Q. We have an employee returning from . His physician issued a fitness-for-duty certificate, but we question the worker’s ability to perform his old job because the length of his absence was too short for him to recover completely. Further, the fitness-for-duty certificate simply states that he is “able” to work, without addressing his specific job duties. Can we send him to another physician for a second fitness-for-duty examination? —A.L.
A. Not for the reasons that you describe. The and its regulations clearly state that the employer must accept the employee’s fitness-for-duty certification. Although the employer can, with the employee’s permission, request “clarification” of the fitness-for-duty certificate from the worker’s health care provider, it cannot require a second opinion. Moreover, the regulations state that the certificate “need only be a simple statement of an employee’s ability to return to work.”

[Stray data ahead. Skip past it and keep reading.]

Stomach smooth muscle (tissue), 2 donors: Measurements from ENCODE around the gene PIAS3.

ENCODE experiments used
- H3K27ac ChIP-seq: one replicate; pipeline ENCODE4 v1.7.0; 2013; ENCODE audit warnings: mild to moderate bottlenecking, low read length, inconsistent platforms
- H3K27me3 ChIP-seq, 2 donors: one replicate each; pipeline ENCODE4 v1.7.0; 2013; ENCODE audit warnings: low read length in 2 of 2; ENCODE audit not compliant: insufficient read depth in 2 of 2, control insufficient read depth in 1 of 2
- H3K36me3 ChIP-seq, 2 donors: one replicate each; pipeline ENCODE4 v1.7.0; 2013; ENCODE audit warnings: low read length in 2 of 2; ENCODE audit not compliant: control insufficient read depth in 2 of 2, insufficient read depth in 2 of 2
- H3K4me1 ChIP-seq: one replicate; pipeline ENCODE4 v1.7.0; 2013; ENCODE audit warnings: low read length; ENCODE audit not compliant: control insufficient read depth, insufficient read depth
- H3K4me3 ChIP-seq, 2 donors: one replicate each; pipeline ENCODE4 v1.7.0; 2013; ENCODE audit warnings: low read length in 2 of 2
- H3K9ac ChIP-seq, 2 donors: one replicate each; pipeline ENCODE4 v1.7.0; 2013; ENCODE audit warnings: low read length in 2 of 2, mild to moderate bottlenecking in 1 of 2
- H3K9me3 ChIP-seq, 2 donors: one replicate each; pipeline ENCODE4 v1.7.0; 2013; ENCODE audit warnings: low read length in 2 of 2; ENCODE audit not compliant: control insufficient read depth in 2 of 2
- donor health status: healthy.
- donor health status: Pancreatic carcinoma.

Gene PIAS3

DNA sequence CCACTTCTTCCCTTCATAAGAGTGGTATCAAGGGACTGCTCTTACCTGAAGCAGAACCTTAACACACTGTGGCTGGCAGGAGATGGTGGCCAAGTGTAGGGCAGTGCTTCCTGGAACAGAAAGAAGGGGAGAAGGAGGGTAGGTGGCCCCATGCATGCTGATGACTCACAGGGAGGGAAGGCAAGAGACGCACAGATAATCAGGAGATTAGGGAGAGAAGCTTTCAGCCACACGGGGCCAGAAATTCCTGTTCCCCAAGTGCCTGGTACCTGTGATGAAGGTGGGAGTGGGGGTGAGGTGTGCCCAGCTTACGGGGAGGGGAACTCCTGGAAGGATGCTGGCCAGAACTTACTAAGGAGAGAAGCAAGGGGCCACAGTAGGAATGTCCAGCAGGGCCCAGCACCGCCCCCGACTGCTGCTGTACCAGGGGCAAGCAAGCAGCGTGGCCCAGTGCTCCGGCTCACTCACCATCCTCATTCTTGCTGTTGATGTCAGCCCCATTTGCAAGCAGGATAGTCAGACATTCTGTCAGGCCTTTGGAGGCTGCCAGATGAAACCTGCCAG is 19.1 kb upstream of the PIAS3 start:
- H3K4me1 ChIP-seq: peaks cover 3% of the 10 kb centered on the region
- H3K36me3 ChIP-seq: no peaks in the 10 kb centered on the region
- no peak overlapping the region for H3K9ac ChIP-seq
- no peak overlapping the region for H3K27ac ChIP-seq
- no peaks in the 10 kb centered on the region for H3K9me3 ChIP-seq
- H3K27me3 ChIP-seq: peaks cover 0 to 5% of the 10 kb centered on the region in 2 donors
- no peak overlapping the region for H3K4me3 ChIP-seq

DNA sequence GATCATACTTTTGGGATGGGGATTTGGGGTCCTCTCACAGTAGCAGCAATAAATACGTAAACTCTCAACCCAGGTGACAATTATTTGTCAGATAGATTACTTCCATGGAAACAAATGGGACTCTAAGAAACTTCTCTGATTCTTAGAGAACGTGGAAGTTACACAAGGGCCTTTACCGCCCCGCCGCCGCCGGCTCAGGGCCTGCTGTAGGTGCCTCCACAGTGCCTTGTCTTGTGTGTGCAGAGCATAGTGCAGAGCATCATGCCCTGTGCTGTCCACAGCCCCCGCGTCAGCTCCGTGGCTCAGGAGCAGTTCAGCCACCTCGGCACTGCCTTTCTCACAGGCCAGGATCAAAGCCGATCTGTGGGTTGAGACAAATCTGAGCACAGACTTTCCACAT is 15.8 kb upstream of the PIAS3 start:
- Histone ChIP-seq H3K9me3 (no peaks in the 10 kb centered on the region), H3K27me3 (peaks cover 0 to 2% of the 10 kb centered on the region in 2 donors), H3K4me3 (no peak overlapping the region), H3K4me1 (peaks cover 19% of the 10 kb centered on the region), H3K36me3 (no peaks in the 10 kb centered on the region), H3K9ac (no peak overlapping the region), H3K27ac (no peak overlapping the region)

An employer can, however, require employees to submit to a fitness-for-duty examination when it has independent reasons, separate from the facts surrounding the leave itself, to doubt the employee’s ability to perform his or her job. In such situations, employers should permit the worker to return to his or her job and, if questions about his or her fitness for duty arise from actual work performance, the employer can then require another examination.
- How to Fire an Employee the Legal Way: 6 Termination Guidelines
- How do California and federal laws treat surrogate motherhood?
- Give—and get—a tax-free college savings boost
- Employee (not you) is responsible for filing FMLA certification on time
- Refusing reinstatement after FMLA? Get your story straight